Wednesday, November 7, 2012

Jojoba Oil Analysis using the Aviv Analytical 5975-SMB GC-MS with Cold EI

Aviv Amirav, Professor of Chemistry at Tel Aviv University and Director – Aviv Analytical
N. Gabriel Lemcoff, Associate Professor of Chemistry at Ben-Gurion University


Jojoba oil is produced from the seeds of the Jojoba plant, a shrub native to the South West USA and now also grown in the Middle East. The oil makes up approximately 50% of the Jojoba seeds by weight. Jojoba oil appears as a clear golden liquid wax and among oils it is unique because it does not contain triglycerides unlike most other vegetable oils. 

Jojoba oil is used as an additive in many cosmetic products, especially those marketed as being made from natural ingredients. In particular, such products commonly containing jojoba are lotions and moisturizers, hair shampoos and conditioners, or the pure oil itself may be used on skin or hair.

Recently Jojoba is explored as a source of bio-fuel since it has an attraction – the Jojoba plant can be grown in saline soils, and in desert lands. In fact, Jojoba is considered as one of the most practical and profitable solutions for desert plantation. Hot summers, warm winters, desert soil, minimal water, great salinity tolerance, lesser possibilities for infection, lesser need for fertilizers and generous financial income are all valuable characteristics of the plant.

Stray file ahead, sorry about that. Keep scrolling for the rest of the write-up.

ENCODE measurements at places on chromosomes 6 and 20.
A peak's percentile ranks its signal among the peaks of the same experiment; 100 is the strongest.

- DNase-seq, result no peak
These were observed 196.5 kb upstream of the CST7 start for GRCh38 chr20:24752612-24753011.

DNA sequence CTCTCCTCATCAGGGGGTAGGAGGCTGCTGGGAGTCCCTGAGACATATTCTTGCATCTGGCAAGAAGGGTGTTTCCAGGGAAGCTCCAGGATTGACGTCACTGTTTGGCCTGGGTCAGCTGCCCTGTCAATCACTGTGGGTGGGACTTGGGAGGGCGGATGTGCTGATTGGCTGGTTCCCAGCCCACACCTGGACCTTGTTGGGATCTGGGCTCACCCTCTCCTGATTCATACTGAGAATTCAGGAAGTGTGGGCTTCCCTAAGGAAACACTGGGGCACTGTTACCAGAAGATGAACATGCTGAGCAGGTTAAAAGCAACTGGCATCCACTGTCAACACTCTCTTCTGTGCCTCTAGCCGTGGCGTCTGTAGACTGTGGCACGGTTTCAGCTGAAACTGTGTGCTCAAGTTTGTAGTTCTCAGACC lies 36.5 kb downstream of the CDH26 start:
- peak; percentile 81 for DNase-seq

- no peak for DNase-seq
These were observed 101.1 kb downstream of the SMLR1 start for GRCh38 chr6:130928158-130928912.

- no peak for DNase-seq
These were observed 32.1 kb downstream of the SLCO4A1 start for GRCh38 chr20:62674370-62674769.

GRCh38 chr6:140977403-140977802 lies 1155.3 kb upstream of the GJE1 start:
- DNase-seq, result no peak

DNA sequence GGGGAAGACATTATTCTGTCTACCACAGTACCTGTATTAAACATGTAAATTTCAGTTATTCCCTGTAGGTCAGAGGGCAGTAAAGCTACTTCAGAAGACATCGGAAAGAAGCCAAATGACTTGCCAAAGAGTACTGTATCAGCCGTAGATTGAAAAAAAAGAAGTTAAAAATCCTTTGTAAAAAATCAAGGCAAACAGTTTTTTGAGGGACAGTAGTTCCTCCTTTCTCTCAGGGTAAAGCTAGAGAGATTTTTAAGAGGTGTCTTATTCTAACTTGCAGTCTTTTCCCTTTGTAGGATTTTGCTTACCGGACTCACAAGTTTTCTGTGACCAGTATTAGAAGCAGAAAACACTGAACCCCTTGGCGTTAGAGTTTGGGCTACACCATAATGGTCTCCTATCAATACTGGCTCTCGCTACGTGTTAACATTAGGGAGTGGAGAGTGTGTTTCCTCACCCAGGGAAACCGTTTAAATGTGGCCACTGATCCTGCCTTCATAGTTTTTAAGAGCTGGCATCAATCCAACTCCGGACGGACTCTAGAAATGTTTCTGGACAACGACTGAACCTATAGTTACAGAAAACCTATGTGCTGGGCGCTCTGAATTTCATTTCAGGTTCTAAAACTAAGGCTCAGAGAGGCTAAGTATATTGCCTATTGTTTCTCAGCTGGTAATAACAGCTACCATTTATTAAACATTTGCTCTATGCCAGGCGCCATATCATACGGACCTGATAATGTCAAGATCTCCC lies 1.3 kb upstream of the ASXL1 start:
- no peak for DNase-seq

Jojoba oil has a unique composition of almost pure heavy esters with two double bonds. Professor Gabriel Lemcoff from the Ben Gurion University in Beer Sheva Israel is exploring its unique features while performing various novel organic synthesis experiments with this oil. 

Professor Lemcoff provided a pure Jojoba oil sample and asked Prof. Amirav to help with its analysis since it can not be analyzed by standard GC-MS (being too heavy and without expected molecular ions) or LC-MS.

We were able to analyze the pure oil and its chemical reaction products (which are not shown in this report) using the Aviv Analytical 5975-SMB GC-MS with Cold-EI, and in this post we present the Jojoba oil analysis results and conditions.

Analytical conditions summary

System: 5975-SMB GC-MS system of Aviv Analytical which is based on the combination of Agilent 5975 MSD with the Aviv Analytical Supersonic GC-MS technology (GC-MS with Cold EI). 
Injector: 280ºC injector temperature with Pulsed Split injection at 50 PSIG. 
Sample: Pure Jojoba oil diluted to 0.1% in cyclohexane.  
Column: 5 m 0.25 mm ID, 0.25µ film of DB-5MS UI   
He column flow rate: 8 ml/min with flow program to 24 ml/min at the end of the run.  
Injection volume: 1 ul  
Split ratio: Split 10 
On column amount: ~100 ng of the total oil.     
Oven: 50ºC followed by 20ºC/min to 330C and wait 3 min for total of 17 min.    
SMB source: 12 mA emission, 700 mBar nozzle backing pressure, 60 ml/min total He flow rate (column plus make up at 250C transfer line temperature).  
SMB transferline temperature: 250ºC with temperature program of 10ºC/min after 8 min to 320ºC. 
Electron Energy: 70 eV